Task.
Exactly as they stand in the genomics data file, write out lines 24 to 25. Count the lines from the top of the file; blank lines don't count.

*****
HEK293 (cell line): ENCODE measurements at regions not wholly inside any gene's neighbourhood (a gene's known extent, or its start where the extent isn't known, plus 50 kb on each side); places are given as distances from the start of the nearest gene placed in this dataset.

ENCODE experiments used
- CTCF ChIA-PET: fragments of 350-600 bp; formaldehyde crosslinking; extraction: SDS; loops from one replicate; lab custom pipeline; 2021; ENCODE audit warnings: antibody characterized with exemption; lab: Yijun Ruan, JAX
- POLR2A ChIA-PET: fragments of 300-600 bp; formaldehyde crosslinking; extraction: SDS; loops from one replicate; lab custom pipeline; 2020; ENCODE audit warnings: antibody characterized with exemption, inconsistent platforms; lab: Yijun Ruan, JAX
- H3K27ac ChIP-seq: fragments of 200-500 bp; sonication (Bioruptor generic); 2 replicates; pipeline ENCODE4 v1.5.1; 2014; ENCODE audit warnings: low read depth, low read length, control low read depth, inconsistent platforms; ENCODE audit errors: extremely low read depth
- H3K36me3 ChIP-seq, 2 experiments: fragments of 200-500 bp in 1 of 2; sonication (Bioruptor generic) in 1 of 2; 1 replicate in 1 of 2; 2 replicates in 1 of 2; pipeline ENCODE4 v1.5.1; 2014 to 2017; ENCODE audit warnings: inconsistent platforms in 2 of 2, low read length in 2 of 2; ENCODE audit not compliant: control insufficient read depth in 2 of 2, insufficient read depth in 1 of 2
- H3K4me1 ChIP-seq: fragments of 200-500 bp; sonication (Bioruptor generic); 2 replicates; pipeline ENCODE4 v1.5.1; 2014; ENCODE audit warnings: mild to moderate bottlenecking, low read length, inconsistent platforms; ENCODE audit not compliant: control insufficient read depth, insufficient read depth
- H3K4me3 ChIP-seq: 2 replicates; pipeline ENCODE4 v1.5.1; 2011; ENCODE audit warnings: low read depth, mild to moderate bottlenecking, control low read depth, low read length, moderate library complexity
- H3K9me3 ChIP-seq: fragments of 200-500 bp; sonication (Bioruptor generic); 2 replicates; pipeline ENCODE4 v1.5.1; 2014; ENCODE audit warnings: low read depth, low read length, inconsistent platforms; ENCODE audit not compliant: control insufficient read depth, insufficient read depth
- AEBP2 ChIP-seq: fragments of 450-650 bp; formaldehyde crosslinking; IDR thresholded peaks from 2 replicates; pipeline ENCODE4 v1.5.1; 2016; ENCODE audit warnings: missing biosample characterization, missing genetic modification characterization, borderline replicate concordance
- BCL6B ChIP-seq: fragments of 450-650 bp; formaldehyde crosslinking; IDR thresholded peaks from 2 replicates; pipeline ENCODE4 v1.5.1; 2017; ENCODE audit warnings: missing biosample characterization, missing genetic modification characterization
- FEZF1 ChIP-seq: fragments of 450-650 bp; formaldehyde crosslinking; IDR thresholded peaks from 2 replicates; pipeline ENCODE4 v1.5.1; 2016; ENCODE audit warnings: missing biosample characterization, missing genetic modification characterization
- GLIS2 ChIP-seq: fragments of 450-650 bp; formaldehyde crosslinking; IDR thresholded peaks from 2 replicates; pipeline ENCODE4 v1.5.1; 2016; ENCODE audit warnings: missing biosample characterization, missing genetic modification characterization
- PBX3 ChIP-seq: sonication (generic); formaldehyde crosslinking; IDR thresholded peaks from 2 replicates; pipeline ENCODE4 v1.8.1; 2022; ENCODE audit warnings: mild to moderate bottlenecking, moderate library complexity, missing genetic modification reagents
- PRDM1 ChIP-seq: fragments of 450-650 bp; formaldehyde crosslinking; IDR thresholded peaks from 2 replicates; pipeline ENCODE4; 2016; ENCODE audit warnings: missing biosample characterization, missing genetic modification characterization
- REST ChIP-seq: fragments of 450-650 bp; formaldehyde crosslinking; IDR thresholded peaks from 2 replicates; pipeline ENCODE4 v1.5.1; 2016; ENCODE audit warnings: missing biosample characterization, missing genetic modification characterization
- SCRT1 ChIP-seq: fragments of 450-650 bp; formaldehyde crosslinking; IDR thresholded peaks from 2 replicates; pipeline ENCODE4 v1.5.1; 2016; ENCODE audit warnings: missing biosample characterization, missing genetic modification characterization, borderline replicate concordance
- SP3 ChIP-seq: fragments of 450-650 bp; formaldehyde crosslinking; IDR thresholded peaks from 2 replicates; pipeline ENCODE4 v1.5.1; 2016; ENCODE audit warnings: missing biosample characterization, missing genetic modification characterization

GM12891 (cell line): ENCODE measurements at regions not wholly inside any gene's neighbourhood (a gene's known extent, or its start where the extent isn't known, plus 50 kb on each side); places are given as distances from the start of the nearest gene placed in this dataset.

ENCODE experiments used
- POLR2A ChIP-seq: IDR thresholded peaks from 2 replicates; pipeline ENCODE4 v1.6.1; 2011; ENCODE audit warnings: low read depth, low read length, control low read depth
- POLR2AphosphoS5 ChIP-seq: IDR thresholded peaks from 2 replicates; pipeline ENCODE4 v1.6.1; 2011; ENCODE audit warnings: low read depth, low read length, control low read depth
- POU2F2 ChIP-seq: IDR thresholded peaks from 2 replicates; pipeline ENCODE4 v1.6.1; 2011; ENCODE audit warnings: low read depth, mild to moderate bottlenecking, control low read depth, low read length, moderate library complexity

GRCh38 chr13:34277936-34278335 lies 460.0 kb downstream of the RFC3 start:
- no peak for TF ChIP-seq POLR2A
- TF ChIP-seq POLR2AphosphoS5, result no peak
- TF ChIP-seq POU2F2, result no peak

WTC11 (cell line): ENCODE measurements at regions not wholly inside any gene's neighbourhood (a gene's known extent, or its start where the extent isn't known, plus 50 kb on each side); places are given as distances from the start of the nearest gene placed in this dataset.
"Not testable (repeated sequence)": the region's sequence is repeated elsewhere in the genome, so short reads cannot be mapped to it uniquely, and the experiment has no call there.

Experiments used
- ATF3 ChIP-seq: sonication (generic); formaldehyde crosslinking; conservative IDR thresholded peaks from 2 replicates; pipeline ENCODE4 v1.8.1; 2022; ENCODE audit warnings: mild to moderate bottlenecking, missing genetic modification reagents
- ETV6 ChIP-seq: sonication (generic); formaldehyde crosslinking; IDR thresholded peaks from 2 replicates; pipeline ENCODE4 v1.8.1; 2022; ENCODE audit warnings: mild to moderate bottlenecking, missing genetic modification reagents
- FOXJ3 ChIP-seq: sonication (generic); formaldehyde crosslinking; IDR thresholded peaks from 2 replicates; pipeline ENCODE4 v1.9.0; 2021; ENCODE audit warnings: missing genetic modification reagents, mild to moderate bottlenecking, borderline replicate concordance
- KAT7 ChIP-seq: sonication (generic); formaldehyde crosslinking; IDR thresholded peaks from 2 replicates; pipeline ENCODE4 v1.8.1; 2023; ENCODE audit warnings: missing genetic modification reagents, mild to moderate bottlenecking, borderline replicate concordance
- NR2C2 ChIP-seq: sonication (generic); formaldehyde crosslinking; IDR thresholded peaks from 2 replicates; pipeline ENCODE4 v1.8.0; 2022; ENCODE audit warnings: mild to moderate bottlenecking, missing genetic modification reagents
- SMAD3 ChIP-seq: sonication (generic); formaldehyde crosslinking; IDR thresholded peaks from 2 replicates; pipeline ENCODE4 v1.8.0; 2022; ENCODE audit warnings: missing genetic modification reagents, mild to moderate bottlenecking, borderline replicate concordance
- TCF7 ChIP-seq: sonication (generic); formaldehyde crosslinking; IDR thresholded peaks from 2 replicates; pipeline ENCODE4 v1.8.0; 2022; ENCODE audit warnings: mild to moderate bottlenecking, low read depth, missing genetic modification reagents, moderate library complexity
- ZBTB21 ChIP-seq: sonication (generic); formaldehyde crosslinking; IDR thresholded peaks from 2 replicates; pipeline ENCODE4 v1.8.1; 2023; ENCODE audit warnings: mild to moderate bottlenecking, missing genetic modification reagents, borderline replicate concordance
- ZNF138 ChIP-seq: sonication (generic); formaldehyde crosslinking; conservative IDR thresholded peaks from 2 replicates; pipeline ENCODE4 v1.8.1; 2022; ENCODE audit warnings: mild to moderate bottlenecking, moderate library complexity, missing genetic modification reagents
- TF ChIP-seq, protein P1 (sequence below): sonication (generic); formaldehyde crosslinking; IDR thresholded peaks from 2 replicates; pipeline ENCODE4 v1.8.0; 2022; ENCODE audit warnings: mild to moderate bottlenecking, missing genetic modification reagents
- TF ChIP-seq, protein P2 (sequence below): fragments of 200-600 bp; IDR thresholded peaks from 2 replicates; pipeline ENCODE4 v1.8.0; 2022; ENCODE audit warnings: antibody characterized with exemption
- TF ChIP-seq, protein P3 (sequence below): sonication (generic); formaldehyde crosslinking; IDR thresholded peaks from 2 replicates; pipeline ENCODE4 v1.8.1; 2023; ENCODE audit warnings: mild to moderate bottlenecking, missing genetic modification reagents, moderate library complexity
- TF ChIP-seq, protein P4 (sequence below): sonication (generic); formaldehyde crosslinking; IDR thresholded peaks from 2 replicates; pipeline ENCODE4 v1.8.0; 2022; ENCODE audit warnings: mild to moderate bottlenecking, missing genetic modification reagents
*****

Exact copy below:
GRCh38 chr13:34277936-34278335 lies 460.0 kb downstream of the RFC3 start:
- no peak for TF ChIP-seq POLR2A